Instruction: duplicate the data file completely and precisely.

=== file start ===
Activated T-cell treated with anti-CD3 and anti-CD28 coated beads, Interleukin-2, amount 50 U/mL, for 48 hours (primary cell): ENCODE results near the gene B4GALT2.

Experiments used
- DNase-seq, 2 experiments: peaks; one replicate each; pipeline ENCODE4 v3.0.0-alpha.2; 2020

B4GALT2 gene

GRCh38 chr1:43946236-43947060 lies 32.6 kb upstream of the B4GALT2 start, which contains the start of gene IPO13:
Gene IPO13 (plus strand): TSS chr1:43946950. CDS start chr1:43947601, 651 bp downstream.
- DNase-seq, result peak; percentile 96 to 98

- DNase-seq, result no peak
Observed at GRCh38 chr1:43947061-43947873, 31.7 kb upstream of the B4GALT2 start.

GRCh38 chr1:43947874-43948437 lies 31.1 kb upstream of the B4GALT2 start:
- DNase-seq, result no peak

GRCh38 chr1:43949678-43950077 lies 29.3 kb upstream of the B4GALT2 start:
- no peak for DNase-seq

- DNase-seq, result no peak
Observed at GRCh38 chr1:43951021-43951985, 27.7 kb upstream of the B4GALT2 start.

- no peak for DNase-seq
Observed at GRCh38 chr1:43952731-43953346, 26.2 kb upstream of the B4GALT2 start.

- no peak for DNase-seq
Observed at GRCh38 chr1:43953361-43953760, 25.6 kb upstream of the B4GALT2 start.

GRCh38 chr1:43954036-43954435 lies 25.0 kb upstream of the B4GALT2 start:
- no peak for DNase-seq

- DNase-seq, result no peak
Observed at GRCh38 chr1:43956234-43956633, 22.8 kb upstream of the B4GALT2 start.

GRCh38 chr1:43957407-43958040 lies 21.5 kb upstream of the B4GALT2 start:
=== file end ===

Activated T-cell treated with anti-CD3 and anti-CD28 coated beads, Interleukin-2, amount 50 U/mL, for 48 hours (primary cell): ENCODE results near the gene B4GALT2.

Experiments used
- DNase-seq, 2 experiments: peaks; one replicate each; pipeline ENCODE4 v3.0.0-alpha.2; 2020

B4GALT2 gene

GRCh38 chr1:43946236-43947060 lies 32.6 kb upstream of the B4GALT2 start, which contains the start of gene IPO13:
Gene IPO13 (plus strand): TSS chr1:43946950. CDS start chr1:43947601, 651 bp downstream.
- DNase-seq, result peak; percentile 96 to 98

- DNase-seq, result no peak
Observed at GRCh38 chr1:43947061-43947873, 31.7 kb upstream of the B4GALT2 start.

GRCh38 chr1:43947874-43948437 lies 31.1 kb upstream of the B4GALT2 start:
- DNase-seq, result no peak

GRCh38 chr1:43949678-43950077 lies 29.3 kb upstream of the B4GALT2 start:
- no peak for DNase-seq

- DNase-seq, result no peak
Observed at GRCh38 chr1:43951021-43951985, 27.7 kb upstream of the B4GALT2 start.

- no peak for DNase-seq
Observed at GRCh38 chr1:43952731-43953346, 26.2 kb upstream of the B4GALT2 start.

- no peak for DNase-seq
Observed at GRCh38 chr1:43953361-43953760, 25.6 kb upstream of the B4GALT2 start.

GRCh38 chr1:43954036-43954435 lies 25.0 kb upstream of the B4GALT2 start:
- no peak for DNase-seq

- DNase-seq, result no peak
Observed at GRCh38 chr1:43956234-43956633, 22.8 kb upstream of the B4GALT2 start.

GRCh38 chr1:43957407-43958040 lies 21.5 kb upstream of the B4GALT2 start: